Clubmoss has been used by ancient healers for over two thousand years. The druids used this plant as a laxative and purgative. Native Americans used it to treat postpartum pain, fever, weakness and to stop the bleeding of wounds. Today, clubmoss is used for kidney and urinary disorders, stomach upset, diarrhea and for treating skin conditions. This plant contains a substance called Huperzine which may be effective for memory problems and Alzheimer’s disease. More studies on clubmoss have to be done to determine it’s safety and effectiveness in this area.
^ Vuksan, V; Jenkins, DJ; Spadafora, P; Sievenpiper, JL; Owen, R; Vidgen, E; Brighenti, F; Josse, R; et al. (1999). "Konjac-mannan (glucomannan) improves glycemia and other associated risk factors for coronary heart disease in type 2 diabetes. A randomized controlled metabolic trial". Diabetes Care. 22 (6): 913–9. doi:10.2337/diacare.22.6.913. PMID 10372241.
A popular spice used in Indian cooking, and the main ingredient of ‘curry’ that has taken the world by storm, turmeric has antibacterial, anti-inflammatory and antioxidant properties that all come together to help diabetics manage more stable blood sugar levels. It helps boost immunity and prevent infections that diabetics are often vulnerable to. Studies conducted on rats prove that curcumin, the active ingredient in turmeric, is effective in reducing plasma glucose level and HbA1C as well as improving the lipid profile. Many diabetics also suffer from arthritis, since the sugar laden blood and inflammatory processes typical to diabetes often damage joints. Turmeric, with its anti-inflammatory abilities, also helps with these joint pains.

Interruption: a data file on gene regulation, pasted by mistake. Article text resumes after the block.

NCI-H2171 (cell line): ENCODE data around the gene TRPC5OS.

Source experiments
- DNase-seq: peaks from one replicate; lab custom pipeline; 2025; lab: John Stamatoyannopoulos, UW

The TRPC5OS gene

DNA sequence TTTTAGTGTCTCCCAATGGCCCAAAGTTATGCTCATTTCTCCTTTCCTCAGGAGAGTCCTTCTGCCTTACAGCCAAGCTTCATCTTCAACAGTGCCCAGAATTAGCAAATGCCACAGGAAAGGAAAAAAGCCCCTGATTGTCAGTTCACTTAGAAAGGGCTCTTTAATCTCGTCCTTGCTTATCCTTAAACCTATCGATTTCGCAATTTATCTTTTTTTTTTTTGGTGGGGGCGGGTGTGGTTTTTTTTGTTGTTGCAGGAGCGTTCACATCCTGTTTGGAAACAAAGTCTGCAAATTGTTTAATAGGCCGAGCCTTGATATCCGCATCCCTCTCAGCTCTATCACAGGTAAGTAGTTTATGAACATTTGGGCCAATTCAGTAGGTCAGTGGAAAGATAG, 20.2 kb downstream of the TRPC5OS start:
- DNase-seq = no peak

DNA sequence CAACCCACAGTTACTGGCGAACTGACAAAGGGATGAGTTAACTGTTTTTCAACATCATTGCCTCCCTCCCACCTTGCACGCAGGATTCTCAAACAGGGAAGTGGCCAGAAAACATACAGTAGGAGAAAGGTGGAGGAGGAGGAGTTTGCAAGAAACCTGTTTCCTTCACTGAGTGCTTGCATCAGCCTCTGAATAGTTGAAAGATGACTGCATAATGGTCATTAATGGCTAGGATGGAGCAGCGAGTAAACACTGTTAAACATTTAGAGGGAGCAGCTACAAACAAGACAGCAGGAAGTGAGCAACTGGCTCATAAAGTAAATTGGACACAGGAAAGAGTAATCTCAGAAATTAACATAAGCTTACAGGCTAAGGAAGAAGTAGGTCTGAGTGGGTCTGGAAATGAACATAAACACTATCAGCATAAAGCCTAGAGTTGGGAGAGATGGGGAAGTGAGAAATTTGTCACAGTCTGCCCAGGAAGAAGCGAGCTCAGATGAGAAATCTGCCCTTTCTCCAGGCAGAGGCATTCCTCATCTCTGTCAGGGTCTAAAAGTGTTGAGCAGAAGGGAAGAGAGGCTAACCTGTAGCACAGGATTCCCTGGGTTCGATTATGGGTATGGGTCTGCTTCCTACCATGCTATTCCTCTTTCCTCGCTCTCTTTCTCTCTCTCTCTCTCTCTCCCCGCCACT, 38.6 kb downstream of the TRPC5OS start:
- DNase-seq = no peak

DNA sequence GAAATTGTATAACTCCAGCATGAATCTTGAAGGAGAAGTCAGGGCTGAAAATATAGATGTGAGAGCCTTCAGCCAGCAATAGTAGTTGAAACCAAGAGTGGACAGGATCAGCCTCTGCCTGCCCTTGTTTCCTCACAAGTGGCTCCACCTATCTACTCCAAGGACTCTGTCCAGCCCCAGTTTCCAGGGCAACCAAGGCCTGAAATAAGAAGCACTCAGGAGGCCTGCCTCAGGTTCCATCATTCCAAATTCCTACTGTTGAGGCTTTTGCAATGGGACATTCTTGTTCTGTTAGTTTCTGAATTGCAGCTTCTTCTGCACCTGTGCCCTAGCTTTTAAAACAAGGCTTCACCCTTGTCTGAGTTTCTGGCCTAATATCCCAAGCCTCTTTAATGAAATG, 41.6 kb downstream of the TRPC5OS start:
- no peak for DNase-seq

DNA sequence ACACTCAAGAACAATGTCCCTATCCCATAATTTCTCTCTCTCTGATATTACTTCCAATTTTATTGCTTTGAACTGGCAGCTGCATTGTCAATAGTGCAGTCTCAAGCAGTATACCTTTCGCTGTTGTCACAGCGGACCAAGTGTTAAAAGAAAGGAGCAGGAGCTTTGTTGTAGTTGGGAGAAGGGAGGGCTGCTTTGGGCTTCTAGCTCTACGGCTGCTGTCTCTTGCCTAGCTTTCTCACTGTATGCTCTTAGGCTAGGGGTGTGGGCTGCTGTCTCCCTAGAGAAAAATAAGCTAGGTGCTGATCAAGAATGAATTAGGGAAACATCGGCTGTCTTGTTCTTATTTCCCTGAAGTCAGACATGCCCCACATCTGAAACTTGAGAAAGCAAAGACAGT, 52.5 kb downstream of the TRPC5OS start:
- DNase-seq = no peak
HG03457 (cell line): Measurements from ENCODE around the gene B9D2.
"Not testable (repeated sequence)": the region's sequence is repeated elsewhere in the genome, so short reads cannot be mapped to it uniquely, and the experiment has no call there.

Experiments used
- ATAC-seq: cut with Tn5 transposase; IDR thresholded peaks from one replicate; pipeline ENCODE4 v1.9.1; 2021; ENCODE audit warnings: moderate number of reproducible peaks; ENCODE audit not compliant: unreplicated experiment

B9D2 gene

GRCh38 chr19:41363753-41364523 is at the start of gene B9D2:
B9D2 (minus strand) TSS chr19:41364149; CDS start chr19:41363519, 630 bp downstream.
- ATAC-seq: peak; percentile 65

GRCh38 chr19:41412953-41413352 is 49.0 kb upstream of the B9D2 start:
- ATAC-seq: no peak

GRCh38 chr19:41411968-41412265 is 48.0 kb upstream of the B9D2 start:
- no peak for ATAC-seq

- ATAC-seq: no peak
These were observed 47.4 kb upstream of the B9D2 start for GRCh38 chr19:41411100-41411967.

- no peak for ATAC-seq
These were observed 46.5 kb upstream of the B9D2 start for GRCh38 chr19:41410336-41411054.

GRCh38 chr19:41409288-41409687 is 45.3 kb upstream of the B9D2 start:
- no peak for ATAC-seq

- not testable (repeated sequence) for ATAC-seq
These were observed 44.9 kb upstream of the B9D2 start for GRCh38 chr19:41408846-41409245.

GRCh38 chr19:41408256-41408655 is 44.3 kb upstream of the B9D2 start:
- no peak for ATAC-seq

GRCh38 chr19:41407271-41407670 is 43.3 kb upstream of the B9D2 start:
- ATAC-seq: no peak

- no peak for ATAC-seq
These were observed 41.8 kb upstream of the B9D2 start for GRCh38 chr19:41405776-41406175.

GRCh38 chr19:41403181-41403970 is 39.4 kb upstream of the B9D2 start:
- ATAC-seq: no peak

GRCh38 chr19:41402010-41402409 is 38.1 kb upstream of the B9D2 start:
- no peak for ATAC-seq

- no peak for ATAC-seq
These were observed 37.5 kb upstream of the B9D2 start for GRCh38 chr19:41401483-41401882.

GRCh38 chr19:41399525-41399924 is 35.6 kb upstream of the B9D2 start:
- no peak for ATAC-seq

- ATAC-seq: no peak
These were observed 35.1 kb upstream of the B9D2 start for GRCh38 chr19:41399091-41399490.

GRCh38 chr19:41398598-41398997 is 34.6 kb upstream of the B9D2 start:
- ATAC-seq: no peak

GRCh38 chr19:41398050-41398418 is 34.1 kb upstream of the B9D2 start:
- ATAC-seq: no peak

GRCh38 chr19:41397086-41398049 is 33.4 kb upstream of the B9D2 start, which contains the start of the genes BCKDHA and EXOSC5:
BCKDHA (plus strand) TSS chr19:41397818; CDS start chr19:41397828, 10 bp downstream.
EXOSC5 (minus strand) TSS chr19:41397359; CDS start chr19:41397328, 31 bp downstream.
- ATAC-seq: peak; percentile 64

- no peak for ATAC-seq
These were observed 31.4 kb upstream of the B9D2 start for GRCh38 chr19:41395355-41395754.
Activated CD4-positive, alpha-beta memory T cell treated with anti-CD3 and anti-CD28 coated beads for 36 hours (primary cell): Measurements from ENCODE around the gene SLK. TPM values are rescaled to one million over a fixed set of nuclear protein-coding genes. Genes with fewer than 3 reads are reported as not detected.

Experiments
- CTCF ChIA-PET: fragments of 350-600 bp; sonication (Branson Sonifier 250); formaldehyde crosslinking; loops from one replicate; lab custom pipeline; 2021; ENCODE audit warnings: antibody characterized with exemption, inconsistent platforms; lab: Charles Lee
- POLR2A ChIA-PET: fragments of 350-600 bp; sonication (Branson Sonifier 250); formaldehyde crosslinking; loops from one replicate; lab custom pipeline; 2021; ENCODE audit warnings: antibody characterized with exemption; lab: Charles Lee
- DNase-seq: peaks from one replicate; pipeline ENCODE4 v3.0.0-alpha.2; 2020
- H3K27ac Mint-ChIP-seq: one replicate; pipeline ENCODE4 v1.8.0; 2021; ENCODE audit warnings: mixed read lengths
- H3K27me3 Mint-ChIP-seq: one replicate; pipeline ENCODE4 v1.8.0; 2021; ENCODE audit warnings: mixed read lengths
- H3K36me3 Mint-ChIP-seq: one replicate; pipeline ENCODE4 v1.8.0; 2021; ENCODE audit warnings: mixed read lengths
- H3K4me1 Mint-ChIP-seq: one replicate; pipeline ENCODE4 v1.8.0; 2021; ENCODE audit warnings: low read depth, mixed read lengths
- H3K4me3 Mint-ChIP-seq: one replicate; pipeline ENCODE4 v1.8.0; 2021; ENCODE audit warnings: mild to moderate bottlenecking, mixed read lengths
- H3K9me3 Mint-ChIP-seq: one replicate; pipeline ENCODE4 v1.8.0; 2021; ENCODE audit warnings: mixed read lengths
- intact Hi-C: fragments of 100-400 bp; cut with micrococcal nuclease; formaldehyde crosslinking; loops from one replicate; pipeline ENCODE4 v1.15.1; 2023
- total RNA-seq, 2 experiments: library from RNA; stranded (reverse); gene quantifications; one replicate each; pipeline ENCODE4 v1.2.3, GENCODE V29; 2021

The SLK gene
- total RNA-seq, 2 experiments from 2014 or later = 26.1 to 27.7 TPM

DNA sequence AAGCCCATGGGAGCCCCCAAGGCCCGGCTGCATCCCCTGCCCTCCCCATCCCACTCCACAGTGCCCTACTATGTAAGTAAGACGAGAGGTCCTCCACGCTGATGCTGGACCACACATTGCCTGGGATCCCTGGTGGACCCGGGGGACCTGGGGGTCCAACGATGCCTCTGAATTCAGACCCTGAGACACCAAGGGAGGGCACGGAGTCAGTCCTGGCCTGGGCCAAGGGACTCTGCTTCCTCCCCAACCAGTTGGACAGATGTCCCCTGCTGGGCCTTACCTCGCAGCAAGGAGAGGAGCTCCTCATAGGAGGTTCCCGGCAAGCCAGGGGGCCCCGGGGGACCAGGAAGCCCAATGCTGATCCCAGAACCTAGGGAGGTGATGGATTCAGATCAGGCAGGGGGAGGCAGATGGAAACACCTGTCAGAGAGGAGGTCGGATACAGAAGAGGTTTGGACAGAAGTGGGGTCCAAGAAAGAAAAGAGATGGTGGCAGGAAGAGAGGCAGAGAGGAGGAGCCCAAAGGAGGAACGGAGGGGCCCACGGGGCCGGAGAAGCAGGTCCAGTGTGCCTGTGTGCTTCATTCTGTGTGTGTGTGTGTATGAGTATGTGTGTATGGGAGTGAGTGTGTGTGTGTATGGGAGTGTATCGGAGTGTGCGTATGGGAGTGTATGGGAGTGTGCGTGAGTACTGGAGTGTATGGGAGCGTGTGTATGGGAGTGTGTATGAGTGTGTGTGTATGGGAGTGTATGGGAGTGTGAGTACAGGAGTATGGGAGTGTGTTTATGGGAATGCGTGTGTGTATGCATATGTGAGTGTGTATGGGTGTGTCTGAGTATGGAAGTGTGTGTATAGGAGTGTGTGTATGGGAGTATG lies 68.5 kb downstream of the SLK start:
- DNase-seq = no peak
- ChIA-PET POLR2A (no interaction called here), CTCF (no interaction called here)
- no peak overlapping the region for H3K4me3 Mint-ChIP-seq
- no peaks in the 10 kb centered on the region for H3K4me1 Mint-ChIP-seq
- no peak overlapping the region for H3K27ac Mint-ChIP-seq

Valerian is another great herb that's used as a sedative. Valerian (Valeriana officinalis) soothes anxiety and is often used as a sleep aid. Commonly doubled up with California poppy, it makes a powerful, but gentle sedative. Valerian can interact with medications and shouldn't be used without first checking with your doctor. Pregnant and lactating women shouldn't take valerian.
Many therapies have been (and continue to be) promoted to treat or prevent cancer in humans but lack good scientific and medical evidence of effectiveness. In many cases, there is good scientific evidence that the alleged treatments do not work. Unlike accepted cancer treatments, unproven and disproven treatments are generally ignored or avoided by the medical community, and are pseudoscientific.
Lightly bruise the thyme, e.g. with a mortar and pestle, and then place in a mug. Cover with 8 ounces of boiling water, cover, and let it steep for 10-15 minutes. Add some lemon or honey to taste, and drink the whole thing. Repeat 2-3 times daily as needed. It’s absolutely delightful just before bedtime (unless you aren’t a fan of thyme. But drink some anyways.)
A distinction is typically made between complementary treatments which do not disrupt conventional medical treatment, and alternative treatments which may replace conventional treatment. Alternative cancer treatments are typically contrasted with experimental cancer treatments – which are treatments for which experimental testing is underway – and with complementary treatments, which are non-invasive practices used alongside other treatment. All approved chemotherapeutic cancer treatments were considered experimental cancer treatments before their safety and efficacy testing was completed.
Skullcap is an ancient sleep aid remedy. It can greatly reduce anxiety and nervousness. It is often called nature’s tranquilizer. Besides its use as a sleep aid, many people take it to relieve muscle spasms and twitches, lower blood pressure and cholesterol. This herb also possesses anti-inflammatory properties and may be useful for treating arthritis and joint pain.